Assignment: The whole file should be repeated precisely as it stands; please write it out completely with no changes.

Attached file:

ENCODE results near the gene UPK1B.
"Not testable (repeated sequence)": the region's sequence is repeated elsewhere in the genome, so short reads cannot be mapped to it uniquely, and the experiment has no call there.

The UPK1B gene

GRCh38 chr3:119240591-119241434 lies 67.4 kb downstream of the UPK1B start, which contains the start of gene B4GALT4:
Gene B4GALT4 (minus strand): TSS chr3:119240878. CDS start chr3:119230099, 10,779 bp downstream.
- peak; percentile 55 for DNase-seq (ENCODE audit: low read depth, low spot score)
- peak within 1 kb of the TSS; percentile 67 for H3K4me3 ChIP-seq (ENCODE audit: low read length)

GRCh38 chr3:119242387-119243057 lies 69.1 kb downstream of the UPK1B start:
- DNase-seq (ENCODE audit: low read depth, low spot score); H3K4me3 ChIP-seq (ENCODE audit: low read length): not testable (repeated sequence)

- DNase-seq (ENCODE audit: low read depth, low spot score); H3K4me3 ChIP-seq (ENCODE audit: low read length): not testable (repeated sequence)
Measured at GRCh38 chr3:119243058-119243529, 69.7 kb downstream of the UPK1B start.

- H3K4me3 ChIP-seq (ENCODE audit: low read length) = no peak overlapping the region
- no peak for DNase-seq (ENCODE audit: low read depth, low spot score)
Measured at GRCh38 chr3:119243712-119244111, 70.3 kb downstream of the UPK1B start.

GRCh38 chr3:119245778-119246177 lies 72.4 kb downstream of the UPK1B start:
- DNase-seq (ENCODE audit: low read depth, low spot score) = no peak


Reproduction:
ENCODE results near the gene UPK1B.
"Not testable (repeated sequence)": the region's sequence is repeated elsewhere in the genome, so short reads cannot be mapped to it uniquely, and the experiment has no call there.

The UPK1B gene

GRCh38 chr3:119240591-119241434 lies 67.4 kb downstream of the UPK1B start, which contains the start of gene B4GALT4:
Gene B4GALT4 (minus strand): TSS chr3:119240878. CDS start chr3:119230099, 10,779 bp downstream.
- peak; percentile 55 for DNase-seq (ENCODE audit: low read depth, low spot score)
- peak within 1 kb of the TSS; percentile 67 for H3K4me3 ChIP-seq (ENCODE audit: low read length)

GRCh38 chr3:119242387-119243057 lies 69.1 kb downstream of the UPK1B start:
- DNase-seq (ENCODE audit: low read depth, low spot score); H3K4me3 ChIP-seq (ENCODE audit: low read length): not testable (repeated sequence)

- DNase-seq (ENCODE audit: low read depth, low spot score); H3K4me3 ChIP-seq (ENCODE audit: low read length): not testable (repeated sequence)
Measured at GRCh38 chr3:119243058-119243529, 69.7 kb downstream of the UPK1B start.

- H3K4me3 ChIP-seq (ENCODE audit: low read length) = no peak overlapping the region
- no peak for DNase-seq (ENCODE audit: low read depth, low spot score)
Measured at GRCh38 chr3:119243712-119244111, 70.3 kb downstream of the UPK1B start.

GRCh38 chr3:119245778-119246177 lies 72.4 kb downstream of the UPK1B start:
- DNase-seq (ENCODE audit: low read depth, low spot score) = no peak